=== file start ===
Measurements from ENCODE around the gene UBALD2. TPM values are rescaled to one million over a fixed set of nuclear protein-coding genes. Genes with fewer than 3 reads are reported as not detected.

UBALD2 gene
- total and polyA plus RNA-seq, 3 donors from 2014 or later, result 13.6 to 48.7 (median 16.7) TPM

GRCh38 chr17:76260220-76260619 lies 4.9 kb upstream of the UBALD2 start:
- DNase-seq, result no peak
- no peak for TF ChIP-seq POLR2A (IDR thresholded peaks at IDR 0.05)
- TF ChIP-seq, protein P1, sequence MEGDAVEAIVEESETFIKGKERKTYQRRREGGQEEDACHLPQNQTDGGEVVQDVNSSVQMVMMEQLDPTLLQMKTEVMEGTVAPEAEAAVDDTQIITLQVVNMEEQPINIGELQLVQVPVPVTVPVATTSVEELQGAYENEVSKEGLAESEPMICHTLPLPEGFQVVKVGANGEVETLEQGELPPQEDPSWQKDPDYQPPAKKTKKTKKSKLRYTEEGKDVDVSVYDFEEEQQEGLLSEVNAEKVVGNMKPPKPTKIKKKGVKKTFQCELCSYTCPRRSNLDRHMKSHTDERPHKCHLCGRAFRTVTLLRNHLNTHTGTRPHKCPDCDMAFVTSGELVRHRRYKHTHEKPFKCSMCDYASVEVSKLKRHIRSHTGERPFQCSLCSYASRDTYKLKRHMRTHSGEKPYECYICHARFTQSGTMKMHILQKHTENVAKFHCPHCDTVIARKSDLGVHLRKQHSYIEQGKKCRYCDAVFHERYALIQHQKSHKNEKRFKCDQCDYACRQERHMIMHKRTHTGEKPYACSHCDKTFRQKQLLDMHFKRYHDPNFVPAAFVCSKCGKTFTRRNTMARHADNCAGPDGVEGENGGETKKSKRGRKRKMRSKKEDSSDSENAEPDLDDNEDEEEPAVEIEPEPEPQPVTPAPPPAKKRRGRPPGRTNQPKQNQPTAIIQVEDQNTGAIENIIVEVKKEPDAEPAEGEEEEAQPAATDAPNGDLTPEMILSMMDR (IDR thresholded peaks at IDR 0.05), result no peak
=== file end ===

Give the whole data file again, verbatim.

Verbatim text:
Measurements from ENCODE around the gene UBALD2. TPM values are rescaled to one million over a fixed set of nuclear protein-coding genes. Genes with fewer than 3 reads are reported as not detected.

UBALD2 gene
- total and polyA plus RNA-seq, 3 donors from 2014 or later, result 13.6 to 48.7 (median 16.7) TPM

GRCh38 chr17:76260220-76260619 lies 4.9 kb upstream of the UBALD2 start:
- DNase-seq, result no peak
- no peak for TF ChIP-seq POLR2A (IDR thresholded peaks at IDR 0.05)
- TF ChIP-seq, protein P1, sequence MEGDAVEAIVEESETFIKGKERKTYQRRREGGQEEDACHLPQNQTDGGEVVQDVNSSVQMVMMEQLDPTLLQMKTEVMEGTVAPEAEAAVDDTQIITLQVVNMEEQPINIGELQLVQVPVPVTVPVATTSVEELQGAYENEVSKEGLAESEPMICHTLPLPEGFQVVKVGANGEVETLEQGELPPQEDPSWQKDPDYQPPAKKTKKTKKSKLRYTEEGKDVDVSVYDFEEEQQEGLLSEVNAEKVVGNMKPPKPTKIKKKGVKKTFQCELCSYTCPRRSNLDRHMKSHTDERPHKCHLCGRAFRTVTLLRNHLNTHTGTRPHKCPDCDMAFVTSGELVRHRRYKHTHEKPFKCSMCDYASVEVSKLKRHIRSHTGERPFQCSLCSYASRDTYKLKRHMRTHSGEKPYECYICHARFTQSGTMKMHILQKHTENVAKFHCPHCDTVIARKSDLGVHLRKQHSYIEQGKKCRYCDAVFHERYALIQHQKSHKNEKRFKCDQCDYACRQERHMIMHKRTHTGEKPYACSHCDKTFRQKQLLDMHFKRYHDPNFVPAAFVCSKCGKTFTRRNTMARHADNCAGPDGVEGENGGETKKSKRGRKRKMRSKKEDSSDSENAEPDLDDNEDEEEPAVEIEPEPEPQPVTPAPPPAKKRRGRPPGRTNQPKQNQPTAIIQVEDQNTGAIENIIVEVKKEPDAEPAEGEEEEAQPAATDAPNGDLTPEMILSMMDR (IDR thresholded peaks at IDR 0.05), result no peak